The Day the Music Returned

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Parade and Piano

Pasadena, California. The 1963 Parade of Roses. We were staying with distant relatives in their Craftsman-style home, two blocks from Colorado Boulevard. The adults–old and older, had set up chairs in the middle of the night and were on the street hours before the parade started. That was the year I had sworn off dolls, dresses, anything girlish. Blech! All I’d wanted for Christmas was cowboy boots. I was wearing them.

I discovered magic in that house. An old upright piano was tucked into a dark corner. (All rooms seemed dark to me back then.) As the one child amid the old and older, they left me alone (as always).  Oh, but the piano. I plunked out the most beautiful melodies (I thought), never having had the chance to touch one before. After that, I could talk about nothing else–except my daily plea for a horse. A horse was a reasonable request. There was room in the barn and an abundant supply of hay and grain. A piano? Excessive. Continue reading “The Day the Music Returned”

Making friends with ADHD/ADD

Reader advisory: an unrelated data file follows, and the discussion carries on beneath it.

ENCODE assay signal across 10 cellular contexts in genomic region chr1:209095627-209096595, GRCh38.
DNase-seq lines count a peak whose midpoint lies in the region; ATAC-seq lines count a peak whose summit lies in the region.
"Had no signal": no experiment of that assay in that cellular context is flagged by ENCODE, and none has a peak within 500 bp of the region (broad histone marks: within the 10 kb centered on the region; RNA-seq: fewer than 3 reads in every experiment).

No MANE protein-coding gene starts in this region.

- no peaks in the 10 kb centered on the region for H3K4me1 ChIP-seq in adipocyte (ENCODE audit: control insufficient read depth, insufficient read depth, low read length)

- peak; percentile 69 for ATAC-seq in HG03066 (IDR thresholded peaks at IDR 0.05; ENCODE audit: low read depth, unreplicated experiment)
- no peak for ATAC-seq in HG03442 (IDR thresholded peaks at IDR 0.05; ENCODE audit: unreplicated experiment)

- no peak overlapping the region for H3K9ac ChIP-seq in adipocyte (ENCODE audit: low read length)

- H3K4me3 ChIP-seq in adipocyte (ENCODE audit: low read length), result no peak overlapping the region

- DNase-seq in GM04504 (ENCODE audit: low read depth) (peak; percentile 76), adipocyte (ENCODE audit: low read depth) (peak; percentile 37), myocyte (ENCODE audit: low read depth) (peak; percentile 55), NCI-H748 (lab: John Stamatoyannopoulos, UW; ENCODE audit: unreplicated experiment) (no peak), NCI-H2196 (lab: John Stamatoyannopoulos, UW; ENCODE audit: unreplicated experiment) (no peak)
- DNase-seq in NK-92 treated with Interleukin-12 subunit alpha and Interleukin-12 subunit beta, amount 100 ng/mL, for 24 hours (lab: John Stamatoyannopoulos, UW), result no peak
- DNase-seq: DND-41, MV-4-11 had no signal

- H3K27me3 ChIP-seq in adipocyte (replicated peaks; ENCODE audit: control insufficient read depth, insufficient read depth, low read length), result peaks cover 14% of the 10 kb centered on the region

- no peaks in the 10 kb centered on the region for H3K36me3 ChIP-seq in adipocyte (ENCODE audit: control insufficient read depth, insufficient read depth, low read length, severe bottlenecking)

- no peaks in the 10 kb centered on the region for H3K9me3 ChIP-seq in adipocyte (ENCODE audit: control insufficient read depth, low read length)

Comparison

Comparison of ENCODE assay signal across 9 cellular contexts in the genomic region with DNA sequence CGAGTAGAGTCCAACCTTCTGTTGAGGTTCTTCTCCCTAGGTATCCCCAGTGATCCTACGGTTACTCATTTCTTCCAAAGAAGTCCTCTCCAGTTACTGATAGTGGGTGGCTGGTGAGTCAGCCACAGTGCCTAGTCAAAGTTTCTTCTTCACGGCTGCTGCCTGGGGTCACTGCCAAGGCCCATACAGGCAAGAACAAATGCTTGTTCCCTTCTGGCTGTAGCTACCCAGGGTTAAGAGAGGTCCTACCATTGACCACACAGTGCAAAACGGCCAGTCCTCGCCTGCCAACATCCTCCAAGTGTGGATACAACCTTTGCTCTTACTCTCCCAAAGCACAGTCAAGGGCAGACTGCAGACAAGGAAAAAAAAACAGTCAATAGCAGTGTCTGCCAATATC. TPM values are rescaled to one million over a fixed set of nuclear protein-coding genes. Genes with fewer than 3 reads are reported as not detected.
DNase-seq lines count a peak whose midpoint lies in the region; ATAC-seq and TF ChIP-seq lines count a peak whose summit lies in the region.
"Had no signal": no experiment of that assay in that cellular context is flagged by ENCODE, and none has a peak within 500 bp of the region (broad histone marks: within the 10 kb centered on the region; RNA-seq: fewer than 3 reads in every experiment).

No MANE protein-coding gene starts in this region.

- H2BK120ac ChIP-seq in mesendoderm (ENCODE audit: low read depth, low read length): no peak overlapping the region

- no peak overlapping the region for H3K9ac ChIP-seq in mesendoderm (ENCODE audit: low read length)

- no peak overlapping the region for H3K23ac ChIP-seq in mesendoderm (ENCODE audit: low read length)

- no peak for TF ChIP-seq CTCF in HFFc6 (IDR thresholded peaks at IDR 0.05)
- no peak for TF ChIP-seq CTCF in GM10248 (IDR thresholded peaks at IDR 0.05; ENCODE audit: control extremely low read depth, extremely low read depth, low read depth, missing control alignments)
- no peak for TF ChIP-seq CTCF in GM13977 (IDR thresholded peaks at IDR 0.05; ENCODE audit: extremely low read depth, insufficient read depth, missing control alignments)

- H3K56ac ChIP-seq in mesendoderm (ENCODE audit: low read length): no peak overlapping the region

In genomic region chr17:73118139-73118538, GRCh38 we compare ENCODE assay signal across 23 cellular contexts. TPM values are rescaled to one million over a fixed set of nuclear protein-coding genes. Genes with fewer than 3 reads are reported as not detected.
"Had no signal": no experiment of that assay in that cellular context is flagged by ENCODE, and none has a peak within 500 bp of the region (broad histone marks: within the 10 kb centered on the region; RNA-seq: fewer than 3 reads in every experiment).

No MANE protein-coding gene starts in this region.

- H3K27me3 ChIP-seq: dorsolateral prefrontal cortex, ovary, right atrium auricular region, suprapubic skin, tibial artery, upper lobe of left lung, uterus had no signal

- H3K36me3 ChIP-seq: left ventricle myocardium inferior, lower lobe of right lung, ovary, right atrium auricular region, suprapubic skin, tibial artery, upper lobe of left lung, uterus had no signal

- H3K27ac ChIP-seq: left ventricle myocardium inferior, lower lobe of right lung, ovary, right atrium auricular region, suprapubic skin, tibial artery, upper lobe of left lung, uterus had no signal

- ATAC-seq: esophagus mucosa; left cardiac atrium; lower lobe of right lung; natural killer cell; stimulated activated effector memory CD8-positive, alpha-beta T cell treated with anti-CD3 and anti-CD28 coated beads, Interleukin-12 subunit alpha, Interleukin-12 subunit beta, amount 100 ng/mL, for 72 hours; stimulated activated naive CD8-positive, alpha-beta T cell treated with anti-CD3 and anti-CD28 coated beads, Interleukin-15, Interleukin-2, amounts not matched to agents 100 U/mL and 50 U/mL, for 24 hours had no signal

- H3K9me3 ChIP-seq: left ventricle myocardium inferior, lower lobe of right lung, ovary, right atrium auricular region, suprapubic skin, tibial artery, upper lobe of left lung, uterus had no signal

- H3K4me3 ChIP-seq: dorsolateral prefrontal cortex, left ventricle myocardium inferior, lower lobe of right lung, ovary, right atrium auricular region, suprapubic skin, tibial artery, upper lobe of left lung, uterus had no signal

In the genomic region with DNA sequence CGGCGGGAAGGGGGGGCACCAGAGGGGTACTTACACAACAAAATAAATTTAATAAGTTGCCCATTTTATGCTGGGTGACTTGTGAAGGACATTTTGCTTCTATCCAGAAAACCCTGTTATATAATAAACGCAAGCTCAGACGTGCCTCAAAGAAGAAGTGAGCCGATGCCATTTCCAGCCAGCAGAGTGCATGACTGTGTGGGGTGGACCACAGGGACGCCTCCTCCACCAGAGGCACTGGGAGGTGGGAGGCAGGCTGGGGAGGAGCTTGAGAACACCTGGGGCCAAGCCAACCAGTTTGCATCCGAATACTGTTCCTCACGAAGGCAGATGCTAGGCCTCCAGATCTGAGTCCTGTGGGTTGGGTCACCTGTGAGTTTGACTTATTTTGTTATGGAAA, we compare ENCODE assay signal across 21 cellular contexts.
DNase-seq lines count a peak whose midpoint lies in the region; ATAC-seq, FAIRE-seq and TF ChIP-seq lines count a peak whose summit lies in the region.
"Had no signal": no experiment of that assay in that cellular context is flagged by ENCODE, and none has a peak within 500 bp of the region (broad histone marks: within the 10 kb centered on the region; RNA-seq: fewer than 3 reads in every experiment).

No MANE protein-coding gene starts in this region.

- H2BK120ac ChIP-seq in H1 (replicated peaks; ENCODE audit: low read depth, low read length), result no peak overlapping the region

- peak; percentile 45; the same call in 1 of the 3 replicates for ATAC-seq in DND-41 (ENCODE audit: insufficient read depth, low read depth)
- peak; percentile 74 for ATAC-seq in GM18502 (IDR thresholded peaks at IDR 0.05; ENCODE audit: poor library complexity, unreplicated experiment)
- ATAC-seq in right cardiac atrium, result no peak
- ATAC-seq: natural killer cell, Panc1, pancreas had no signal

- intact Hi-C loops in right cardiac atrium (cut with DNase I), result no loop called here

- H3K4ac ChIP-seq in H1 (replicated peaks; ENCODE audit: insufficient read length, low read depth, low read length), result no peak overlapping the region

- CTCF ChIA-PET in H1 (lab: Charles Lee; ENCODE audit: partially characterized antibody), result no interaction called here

My two grown sons are starting to poke fun at me for going back to grab and post my really oooold pictures. It’s all good: laughter is good medicine! This is a rare and important one, though–showing the results of the generous and compassionate risk my father took, trumping my mom’s veto and letting me have a horse. (He even supported me when I wanted to let my dear friend, Fancy, have her own baby!) This was the breakthrough period of my teens–braces and all–that provided my first touchstone: the magical essence of what science now calls attachment.

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My mom was-as some people tried to couch for my sake-something else. She was anxiety piled atop anxiety, and I was buried under that heap of muck. (For non-horse people–you muck-out horse stalls every morning and then give them a fresh supply of bedding straw.) To this day, the smell of horse **** is like perfume to me. Weird, eh?  Continue reading “Making friends with ADHD/ADD”